In December 2008, a year after* Rupert Murdoch’s News Corp. purchased The Wall Street Journal, the paper had a holiday “party.” Each news department was escorted separately, in turn, into a brightly lit conference room. A large horseshoe-shaped conference table took up most of the space, leaving little room to stand. Amenities were sparse. “They spent maybe $30 on the little plastic wineglasses,” recalls a reporter who, like nearly every Journal employee interviewed for this article, requested anonymity. Everyone hovered awkwardly at the side of the horseshoe. Then Robert Thomson, the Australian editor hired by Murdoch to run the paper, made his entrance. He seemed—and Journal reporters often characterize him this way—unsure of what to say to his employees. “He said we were up seven percentage points. He said something about a focus group. He told us we were moving the needle,” the reporter says. “After an hour, they flashed the lights and it was time for another group to come in. I thought, ‘Thanks, that’s really why we went into journalism. To move the needle.’”
At the Journal’s offices in lower Manhattan, just about everyone is grateful that the new owner has deep pockets and is willing to invest in reporting—both rare commodities in the industry these days. Yet there are reasons to fear that in the midst of a global financial crisis, arguably the biggest test a business newspaper could face, with greater demand for high-quality journalism on finance and the economy than at anytime in decades, the Journal is abandoning values that have long distinguished it: a commitment to deep reporting and elegant writing. Murdoch and his team can keep news organizations afloat. They can move the needle of a media company—they’ve proven that over the decades. But though Murdoch went to considerable lengths to acquire the Journal, he and his top lieutenants have displayed barely disguised contempt for its core strengths. They have moved the paper decisively toward a more terse, scoop-oriented form of journalism that they believe is more in keeping with the information age. The question, then, is whether this strategy will work at the Journal, and if so, at what cost? Murdoch’s managers, as one reporter put it, “don’t fully appreciate what they have.”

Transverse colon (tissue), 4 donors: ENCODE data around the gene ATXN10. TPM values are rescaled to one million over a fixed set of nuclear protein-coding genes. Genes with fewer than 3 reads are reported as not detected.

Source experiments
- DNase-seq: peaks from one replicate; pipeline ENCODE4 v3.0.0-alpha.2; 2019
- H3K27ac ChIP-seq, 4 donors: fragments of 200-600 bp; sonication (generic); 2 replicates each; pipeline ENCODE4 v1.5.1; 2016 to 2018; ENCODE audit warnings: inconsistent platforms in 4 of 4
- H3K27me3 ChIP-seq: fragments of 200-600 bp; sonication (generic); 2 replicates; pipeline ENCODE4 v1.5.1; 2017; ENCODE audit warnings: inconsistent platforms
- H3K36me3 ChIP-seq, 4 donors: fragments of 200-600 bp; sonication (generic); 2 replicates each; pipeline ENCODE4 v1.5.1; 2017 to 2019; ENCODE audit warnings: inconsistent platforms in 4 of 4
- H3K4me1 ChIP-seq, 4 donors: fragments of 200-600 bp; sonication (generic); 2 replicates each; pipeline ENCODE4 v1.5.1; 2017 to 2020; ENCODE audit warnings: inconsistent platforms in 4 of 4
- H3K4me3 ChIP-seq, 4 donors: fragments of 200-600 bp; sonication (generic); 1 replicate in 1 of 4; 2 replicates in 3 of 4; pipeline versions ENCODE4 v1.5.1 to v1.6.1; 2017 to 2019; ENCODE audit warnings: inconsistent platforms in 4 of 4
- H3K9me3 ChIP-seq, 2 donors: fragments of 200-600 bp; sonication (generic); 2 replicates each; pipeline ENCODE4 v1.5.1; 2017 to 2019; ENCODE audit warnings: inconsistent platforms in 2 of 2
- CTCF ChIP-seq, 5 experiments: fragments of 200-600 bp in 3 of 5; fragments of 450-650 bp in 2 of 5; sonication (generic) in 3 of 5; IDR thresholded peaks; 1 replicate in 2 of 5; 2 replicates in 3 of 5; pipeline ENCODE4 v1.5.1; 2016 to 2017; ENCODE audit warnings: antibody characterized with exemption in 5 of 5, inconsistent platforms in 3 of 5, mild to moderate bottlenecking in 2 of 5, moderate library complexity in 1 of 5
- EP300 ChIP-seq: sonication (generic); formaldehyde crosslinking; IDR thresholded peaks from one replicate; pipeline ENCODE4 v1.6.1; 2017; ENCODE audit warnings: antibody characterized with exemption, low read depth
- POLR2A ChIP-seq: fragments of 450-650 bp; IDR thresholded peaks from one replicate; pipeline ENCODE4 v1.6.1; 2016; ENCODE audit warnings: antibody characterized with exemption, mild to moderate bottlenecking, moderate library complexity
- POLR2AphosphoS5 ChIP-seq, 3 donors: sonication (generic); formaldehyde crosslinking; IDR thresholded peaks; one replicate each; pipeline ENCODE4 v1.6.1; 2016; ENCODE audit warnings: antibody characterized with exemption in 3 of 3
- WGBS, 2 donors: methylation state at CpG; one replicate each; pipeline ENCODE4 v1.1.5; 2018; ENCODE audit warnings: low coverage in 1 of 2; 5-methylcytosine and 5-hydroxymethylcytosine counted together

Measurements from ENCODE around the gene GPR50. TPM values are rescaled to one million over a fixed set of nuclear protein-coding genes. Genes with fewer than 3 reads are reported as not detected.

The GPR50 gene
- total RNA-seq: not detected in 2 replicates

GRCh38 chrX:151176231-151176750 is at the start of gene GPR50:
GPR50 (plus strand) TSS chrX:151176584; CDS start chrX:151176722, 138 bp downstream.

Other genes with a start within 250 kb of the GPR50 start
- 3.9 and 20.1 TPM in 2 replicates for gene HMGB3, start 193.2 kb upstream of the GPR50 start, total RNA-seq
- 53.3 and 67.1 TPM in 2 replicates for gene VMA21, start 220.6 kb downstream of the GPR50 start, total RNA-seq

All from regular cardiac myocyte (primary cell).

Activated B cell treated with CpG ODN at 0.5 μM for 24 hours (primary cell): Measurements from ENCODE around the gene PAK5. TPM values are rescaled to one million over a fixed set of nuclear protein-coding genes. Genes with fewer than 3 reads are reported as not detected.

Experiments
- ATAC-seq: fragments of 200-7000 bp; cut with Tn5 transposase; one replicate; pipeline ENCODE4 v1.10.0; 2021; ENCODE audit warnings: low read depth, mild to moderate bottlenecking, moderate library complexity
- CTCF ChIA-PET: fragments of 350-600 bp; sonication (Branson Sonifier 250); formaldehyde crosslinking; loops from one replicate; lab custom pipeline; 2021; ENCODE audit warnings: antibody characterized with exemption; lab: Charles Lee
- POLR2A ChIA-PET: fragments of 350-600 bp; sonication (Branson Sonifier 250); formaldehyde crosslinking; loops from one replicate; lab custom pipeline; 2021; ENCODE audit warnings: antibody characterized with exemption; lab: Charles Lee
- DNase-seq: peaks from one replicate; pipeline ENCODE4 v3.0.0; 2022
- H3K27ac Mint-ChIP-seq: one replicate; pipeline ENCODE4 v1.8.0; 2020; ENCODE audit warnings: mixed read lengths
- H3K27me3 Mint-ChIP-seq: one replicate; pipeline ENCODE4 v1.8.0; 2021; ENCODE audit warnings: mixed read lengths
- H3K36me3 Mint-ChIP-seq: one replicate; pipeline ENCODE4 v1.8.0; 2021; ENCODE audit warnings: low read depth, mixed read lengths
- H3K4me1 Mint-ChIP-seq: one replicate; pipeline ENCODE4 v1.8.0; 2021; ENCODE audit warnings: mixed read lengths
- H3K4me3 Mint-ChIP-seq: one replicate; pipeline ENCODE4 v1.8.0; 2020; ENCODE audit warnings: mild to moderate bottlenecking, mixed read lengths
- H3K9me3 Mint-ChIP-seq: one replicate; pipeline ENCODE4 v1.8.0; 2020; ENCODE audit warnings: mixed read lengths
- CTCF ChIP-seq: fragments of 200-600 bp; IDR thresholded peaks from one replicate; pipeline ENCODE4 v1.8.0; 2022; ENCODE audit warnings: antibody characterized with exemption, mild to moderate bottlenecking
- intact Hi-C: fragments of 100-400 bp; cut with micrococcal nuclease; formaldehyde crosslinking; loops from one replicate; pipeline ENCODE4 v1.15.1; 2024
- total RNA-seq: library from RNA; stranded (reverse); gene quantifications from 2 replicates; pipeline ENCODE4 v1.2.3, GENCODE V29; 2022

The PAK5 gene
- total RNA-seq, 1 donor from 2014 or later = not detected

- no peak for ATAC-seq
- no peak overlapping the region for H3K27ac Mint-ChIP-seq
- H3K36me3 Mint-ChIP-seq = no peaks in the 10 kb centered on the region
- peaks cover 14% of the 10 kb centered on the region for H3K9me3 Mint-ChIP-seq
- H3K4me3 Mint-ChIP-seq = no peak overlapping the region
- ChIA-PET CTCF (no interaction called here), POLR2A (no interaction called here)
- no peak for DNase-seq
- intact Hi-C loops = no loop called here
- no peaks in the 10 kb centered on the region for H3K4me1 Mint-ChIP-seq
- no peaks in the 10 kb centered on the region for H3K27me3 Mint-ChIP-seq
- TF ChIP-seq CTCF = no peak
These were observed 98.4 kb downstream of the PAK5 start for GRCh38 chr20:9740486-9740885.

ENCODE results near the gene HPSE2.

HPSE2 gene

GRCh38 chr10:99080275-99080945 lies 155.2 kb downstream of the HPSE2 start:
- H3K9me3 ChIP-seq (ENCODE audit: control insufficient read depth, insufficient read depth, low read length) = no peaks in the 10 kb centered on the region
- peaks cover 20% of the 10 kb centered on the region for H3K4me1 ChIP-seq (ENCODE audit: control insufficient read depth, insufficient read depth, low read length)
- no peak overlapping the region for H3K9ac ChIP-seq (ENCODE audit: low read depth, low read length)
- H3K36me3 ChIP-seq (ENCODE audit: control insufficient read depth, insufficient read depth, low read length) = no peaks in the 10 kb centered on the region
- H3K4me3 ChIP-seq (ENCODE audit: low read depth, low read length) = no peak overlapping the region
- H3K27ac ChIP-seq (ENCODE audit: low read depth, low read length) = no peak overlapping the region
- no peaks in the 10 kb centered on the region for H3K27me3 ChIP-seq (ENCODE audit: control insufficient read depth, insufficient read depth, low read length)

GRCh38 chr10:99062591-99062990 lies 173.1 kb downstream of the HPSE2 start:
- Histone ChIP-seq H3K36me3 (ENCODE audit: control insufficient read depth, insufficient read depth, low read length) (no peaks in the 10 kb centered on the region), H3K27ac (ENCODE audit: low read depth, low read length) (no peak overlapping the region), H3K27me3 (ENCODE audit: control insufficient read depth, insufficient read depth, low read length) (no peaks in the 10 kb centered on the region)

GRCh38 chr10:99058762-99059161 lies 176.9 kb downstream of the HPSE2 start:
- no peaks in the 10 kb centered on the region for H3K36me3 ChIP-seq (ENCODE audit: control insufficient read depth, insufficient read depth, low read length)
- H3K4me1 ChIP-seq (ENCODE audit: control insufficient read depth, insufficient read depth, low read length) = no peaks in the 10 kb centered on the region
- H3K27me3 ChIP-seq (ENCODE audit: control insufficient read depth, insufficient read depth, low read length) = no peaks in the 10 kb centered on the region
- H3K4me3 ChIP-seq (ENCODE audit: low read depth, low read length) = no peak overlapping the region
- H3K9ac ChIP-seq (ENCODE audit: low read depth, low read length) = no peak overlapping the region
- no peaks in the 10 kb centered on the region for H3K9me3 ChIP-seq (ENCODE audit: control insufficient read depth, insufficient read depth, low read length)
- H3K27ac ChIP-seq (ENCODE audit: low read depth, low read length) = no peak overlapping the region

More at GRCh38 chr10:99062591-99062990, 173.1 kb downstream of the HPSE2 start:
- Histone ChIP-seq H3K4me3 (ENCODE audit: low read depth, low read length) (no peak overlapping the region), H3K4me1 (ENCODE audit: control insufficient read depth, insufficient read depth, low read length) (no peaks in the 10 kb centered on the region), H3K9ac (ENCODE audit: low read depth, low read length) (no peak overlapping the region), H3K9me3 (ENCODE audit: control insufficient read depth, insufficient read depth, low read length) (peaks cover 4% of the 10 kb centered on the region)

That said, it would be a mistake to overlook the good news at Murdoch’s Journal. Widespread fears that its news pages would become a platform for its new owner’s political views and business interests have proved unfounded. In 2007, as Murdoch pursued the paper, its Chinese bureau, citing that year’s Pulitzer for its work on China’s pursuit of unbridled capitalism, wrote to the Bancroft family (which had controlled the paper since 1902) and urged it to decline Murdoch’s offer, given the mogul’s record of putting his business relationships with China ahead of honest journalism. Ian Johnson, whose work on the Chinese government’s suppression of the Falun Gong spiritual movement also won a Pulitzer, weighed in with his own public statement, warning that Murdoch would view the China bureau’s hard-hitting work as a “nuisance” and ask editors to tone it down.
That hasn’t happened, says Johnson, who is still reporting for the Journal from Beijing. In fact, Murdoch has come to the aid of the Chinese bureau. Soon after Murdoch bought the paper, Johnson was denied a visa because the government didn’t like his critical reporting. When China did this to reporters in the past, previous owners did little: “China was too far away and not important enough for Dow Jones to solve this problem,” says Johnson, and the company “lacked the institutional heft” to help anyway. By contrast, he recalls, “The News Corp. team was professional and effective, from their government-relations expert to Mr. Murdoch himself, who lobbied personally on my behalf to a Chinese minister.”